READING THE INSTRUCTIONS
There are very little instructions, other than making sure I do not leave it in a car for greater than three hours in either hot or cold weather. I was not able to find a definition of what hot or cold weather is, but despite what my wife sometimes says, I have a decent sense of judgment. Other than that, it was very obvious how to use the Phoozy.
TRYING IT OUT
My initial trial was very straight forward. The first and most important thing was to see if it would fit my cellphone. With a soft, protective case, my phone is 6.5 x 3.25 x 0.4 inches (16.5 x 8.3 x 1.0 cm) in size. Although my Motorola Z4 phone (with the protective case) was slightly larger than the thickness dimension recommended for the Large XP3 Phoozy, I had no problem getting my phone to fit in smoothly. I was also able to easily close the Velcro at the top.
I tried removing and putting the phone back in several times. It was always easy although I did occasionally hit the wallet pocket which meant my phone did not seat correctly. Once I put the wallet pocket Velcro in place, this no longer happened.
My son, known for fumbling things, has a Moto Z-Play cellphone with an Otterbox protective cover fits inside but is much more snug. The dimensions on that phone and case are 6.5 x 3.3 x 0.5 (16.5 x 8.4 x 1.3cm).
As for the wallet sleeve, I found I could fit 6 cards and $9 (no judgment there, that is all I had in my wallet) and still close the tab. My phone still fit in and the tabs still closed but was much more difficult. I also struggled to remove the phone, cards and money. I reduced this down to my normal backpacking load of 3 cards (credit card, driver license and insurance card) and 2 bills (a pair of twenties). That worked perfectly and I had no problems getting my phone in or out.
I did find I have to be careful removing the cards. If I turned the cards slightly, they would get stuck on the edges of the pocket and take a little more finagling to remove.
|My Phone Next to my Phoozy|
|My Phone Going Into My Phoozy|
|My Phone Inside and Sealed|
Overall, I love the look of my Phoozy Thermal Capsule XP-3. It also feels incredibly soft. It is very well crafted, light weight and holds my phone and important wallet materials without any problem. I am looking forward to testing it over the next few months to see how it handles the outdoors when I am both camping and backpacking.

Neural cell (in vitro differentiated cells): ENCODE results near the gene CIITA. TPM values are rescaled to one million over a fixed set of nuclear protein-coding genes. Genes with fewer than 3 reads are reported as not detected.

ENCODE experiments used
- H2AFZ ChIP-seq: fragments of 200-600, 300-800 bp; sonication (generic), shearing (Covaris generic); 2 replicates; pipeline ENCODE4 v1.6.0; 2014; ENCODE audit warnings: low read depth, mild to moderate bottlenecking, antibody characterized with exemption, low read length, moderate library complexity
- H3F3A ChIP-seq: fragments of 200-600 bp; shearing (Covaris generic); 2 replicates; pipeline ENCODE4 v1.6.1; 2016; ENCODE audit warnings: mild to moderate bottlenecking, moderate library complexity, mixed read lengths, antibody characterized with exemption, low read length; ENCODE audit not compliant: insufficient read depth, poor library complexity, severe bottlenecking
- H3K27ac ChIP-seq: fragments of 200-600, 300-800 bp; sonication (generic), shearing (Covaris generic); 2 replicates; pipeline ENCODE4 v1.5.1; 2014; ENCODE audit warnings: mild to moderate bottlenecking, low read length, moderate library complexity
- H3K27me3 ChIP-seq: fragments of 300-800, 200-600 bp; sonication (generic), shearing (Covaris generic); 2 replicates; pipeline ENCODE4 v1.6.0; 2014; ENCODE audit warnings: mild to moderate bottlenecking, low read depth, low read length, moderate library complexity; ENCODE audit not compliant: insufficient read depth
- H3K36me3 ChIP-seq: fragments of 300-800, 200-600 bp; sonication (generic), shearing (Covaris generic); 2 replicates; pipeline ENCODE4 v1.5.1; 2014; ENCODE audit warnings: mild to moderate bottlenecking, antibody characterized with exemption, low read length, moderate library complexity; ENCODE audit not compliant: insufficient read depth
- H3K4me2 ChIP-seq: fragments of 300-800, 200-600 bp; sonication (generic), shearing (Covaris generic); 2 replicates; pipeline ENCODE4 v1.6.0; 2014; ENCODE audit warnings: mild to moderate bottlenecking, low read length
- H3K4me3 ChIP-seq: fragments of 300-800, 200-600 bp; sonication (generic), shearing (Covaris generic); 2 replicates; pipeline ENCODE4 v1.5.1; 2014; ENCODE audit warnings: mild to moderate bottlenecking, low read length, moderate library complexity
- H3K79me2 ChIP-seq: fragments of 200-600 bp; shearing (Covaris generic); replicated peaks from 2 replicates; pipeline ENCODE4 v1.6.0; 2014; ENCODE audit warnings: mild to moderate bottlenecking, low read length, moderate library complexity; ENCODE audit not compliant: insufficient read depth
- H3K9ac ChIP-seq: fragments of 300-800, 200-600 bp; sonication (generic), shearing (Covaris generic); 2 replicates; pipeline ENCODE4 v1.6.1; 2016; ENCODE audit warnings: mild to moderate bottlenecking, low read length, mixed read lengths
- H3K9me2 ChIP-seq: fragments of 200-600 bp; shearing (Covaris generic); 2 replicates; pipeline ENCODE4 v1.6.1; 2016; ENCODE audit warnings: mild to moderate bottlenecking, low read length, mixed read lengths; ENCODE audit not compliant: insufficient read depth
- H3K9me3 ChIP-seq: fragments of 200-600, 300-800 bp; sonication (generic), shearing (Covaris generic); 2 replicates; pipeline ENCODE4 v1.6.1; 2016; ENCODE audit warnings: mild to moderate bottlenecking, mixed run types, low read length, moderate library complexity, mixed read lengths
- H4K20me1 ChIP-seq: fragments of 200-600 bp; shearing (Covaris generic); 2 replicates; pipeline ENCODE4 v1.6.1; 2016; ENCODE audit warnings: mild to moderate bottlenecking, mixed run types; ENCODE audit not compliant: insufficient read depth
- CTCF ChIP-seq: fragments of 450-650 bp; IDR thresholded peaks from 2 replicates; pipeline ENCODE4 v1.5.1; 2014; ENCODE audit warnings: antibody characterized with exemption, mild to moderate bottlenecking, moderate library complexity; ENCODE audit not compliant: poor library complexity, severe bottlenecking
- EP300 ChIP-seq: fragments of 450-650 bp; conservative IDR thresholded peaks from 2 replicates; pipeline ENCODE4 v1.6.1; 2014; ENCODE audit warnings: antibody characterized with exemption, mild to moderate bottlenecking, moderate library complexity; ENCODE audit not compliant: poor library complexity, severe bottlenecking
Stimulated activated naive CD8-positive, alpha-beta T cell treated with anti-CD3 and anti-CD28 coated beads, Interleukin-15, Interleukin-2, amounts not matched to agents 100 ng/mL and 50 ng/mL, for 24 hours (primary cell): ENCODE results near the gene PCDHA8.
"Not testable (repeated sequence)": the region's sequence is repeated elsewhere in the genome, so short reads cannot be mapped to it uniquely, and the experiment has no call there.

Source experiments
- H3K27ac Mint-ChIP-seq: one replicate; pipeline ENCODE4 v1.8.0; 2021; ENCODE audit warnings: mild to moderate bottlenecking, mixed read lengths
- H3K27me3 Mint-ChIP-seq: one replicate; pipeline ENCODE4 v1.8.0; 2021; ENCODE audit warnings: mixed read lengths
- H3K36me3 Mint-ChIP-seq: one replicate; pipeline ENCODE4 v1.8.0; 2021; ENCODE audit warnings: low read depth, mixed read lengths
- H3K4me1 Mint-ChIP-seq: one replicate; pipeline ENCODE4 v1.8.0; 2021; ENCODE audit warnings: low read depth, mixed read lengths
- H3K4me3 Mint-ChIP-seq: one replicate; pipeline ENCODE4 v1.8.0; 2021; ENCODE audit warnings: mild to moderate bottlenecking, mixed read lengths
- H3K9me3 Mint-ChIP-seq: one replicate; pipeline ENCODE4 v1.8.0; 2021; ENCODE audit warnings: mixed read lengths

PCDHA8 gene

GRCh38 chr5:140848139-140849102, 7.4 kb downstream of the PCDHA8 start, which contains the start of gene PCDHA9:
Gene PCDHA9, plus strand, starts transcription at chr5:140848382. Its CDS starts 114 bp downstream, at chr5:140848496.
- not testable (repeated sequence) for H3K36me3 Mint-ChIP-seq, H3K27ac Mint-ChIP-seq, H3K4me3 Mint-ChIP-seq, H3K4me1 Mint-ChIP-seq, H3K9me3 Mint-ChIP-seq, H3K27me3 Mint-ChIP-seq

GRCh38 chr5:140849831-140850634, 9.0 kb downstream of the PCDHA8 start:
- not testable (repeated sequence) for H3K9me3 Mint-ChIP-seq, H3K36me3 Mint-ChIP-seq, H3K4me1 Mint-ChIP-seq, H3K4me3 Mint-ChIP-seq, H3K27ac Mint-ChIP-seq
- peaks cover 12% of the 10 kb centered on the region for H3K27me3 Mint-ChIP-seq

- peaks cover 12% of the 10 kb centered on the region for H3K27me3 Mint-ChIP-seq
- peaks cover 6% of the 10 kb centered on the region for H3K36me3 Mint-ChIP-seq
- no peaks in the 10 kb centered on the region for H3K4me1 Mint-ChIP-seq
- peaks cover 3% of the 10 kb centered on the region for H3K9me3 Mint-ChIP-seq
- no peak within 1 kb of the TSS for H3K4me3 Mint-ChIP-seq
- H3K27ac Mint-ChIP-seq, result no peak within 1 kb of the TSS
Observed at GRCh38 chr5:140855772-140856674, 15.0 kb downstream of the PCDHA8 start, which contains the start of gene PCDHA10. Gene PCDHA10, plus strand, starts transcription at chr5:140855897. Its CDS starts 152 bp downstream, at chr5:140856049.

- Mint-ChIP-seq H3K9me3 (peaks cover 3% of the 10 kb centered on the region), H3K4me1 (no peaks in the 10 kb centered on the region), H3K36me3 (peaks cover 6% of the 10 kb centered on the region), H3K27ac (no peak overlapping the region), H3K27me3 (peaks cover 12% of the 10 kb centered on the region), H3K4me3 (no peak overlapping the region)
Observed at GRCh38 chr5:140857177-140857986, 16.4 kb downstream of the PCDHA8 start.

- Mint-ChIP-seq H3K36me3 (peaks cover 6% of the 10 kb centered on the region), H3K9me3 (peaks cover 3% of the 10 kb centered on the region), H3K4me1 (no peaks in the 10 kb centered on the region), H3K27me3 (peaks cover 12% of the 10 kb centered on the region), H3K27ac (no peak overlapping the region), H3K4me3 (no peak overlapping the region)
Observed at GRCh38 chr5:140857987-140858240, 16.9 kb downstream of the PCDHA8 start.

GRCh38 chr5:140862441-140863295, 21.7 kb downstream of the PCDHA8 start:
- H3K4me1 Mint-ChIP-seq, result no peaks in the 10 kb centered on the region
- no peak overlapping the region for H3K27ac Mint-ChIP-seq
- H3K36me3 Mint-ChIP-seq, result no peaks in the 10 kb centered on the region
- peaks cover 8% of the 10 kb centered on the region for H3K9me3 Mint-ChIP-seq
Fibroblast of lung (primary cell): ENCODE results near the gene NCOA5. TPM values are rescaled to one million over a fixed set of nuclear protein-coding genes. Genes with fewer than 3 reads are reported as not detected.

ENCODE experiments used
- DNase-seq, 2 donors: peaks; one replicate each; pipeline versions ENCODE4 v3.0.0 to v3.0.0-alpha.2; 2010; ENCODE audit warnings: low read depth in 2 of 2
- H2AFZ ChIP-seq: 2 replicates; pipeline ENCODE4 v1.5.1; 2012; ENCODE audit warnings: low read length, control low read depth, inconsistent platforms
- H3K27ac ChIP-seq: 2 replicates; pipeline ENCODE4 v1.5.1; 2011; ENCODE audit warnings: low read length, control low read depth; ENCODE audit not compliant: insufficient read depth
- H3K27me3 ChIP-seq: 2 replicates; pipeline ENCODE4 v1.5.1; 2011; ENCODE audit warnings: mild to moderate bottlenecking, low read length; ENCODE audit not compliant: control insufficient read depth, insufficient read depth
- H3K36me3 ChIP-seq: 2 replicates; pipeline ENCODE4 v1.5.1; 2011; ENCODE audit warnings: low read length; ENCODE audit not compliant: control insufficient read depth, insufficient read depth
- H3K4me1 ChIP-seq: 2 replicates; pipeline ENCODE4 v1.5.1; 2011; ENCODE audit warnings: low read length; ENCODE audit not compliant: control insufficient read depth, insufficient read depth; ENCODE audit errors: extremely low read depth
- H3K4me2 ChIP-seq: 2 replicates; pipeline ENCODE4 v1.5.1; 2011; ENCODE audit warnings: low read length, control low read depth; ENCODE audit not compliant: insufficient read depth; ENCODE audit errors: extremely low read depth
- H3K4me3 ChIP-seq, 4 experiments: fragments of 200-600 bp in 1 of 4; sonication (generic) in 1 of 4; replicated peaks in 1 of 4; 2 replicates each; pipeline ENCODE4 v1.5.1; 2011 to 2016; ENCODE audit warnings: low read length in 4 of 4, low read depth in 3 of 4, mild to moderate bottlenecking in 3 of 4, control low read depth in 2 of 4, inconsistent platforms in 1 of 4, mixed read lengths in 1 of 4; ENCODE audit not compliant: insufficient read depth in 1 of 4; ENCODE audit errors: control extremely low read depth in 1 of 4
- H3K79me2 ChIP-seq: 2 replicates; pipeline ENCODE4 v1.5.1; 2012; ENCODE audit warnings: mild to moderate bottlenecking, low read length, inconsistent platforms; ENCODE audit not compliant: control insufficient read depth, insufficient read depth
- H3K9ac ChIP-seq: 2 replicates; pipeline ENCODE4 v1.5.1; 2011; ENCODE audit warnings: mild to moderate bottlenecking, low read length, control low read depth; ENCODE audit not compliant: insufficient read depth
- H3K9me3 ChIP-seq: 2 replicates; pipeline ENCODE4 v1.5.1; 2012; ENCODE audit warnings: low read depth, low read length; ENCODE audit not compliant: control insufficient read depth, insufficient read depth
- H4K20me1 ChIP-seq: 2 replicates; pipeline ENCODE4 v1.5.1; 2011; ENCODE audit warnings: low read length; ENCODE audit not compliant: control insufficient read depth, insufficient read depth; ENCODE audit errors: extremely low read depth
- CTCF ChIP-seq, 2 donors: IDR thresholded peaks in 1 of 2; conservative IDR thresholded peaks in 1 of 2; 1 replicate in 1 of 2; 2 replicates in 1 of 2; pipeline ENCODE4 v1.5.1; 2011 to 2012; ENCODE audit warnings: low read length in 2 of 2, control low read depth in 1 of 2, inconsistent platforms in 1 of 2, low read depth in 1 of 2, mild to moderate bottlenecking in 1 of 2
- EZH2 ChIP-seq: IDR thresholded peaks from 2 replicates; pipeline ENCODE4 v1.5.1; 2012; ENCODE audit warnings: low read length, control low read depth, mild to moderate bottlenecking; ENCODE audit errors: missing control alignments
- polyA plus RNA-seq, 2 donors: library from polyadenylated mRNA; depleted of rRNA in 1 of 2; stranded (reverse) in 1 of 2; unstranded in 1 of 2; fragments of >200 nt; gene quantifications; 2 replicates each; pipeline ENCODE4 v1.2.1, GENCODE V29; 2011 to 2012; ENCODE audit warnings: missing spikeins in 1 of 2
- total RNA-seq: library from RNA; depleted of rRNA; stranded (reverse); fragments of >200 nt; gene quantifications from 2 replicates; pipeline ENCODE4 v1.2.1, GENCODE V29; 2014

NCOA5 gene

FIELD LOCATIONS AND CONDITIONS
* Weekend Camping 5/28/2021 to 5/30/2021 - Private Property at Lake, Michigan USA. The temperature ranged from 37 to 60F (3 to 16C). For this weekend, I slept in a hammock with the Phoozy XP3 (and my phone) placed in the peak shelf of the hammock. I took several shorter hikes throughout the weekend with distances of roughly 2 miles (3.2 km) each. While I did not carry a backpack, the Phoozy was strung to my waist using a belt.
* Overnight Camping 4/23/2021 to 4/25/2021 - Cole Canoe Base in Alger, Michigan USA. The temperature ranged from 40 to 60F (4 to 16C). For this weekend, I slept in a hammock with the Phoozy XP3 (and my phone) placed in the peak shelf of my hammock. No measurable hiking was done but I was outside the entire time and had my phone in the Phoozy when not in use. The Phoozy was usually located on the inside pocket of my rain jacket (which I was using as a wind breaker)
* Weekend Camping 4/16/2021 to 4/18/2021 - Kensington Metropark in Milford, Michigan USA. The temperature was 35 to 55F (2 to 13C) with mostly sunshine during the day. I camped in a tent for the duration of the weekend and took a 5 mile (8 km) hike with a backpack loaded to 31 lbs. (14.1 kg). The Phoozy XP3 (and my phone in Airplane mode) were placed in the side pocket of the tent at night or strapped to my backpack while hiking. During the daytime, I carried it loosely inside my rain jacket.
* Day Hike 4/5/2021 - Maybury State Park in Northville, Michigan USA - The temperature was 45F (7C) with light rain for the duration of the hike. Total hiking distance was 5 miles (8 km) over mostly dirty terrain and I carried a pack weighing 22 lbs. (10 kg). The Phoozy (and my phone) was strapped to my backpack.
* Day Hike - 4/6/2021 - Kensington Metropark in Milford, Michigan USA. The temperature was close to 90F (32.2C) with a lot of sunshine. This was only a hike, but it was over 15 miles (24.1 km) and I had a fanny pack loaded to 7 lbs. (3.2 kg). The Phoozy XP3 (and my phone) were connected to the strap of the fanny pack.
* Backpacking Trip 6/11/2021 to 6/12/2021 - Proud Lake Recreational Area in Wixom, Michigan USA. The temperature was 60 to 85F (15.6 to 29.4C) with some rain overnight and an overall hot, muggy feeling. I camped in a tent for the night and we hiked 6 miles (9.7 km) with a backpack loaded to 38 lbs. (17.2 kg). The Phoozy XP3 (and my phone) were strapped to my backpack shoulder strap. Overnight, the Phoozy (and my phone in Airplane mode) were tossed in the loft of my tent.